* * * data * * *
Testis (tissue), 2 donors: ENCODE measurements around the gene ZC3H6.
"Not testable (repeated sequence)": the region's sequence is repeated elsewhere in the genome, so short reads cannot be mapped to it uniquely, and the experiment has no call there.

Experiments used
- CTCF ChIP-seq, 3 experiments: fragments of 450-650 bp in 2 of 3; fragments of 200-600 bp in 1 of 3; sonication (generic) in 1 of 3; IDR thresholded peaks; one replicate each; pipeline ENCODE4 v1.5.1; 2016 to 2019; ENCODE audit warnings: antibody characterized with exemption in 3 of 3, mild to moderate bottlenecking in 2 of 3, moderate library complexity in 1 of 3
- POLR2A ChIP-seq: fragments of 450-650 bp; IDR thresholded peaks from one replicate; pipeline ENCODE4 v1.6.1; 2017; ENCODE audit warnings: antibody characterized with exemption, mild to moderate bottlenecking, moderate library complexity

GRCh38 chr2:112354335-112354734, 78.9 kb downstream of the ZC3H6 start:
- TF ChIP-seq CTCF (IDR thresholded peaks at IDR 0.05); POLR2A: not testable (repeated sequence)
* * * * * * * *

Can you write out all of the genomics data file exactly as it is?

Testis (tissue), 2 donors: ENCODE measurements around the gene ZC3H6.
"Not testable (repeated sequence)": the region's sequence is repeated elsewhere in the genome, so short reads cannot be mapped to it uniquely, and the experiment has no call there.

Experiments used
- CTCF ChIP-seq, 3 experiments: fragments of 450-650 bp in 2 of 3; fragments of 200-600 bp in 1 of 3; sonication (generic) in 1 of 3; IDR thresholded peaks; one replicate each; pipeline ENCODE4 v1.5.1; 2016 to 2019; ENCODE audit warnings: antibody characterized with exemption in 3 of 3, mild to moderate bottlenecking in 2 of 3, moderate library complexity in 1 of 3
- POLR2A ChIP-seq: fragments of 450-650 bp; IDR thresholded peaks from one replicate; pipeline ENCODE4 v1.6.1; 2017; ENCODE audit warnings: antibody characterized with exemption, mild to moderate bottlenecking, moderate library complexity

GRCh38 chr2:112354335-112354734, 78.9 kb downstream of the ZC3H6 start:
- TF ChIP-seq CTCF (IDR thresholded peaks at IDR 0.05); POLR2A: not testable (repeated sequence)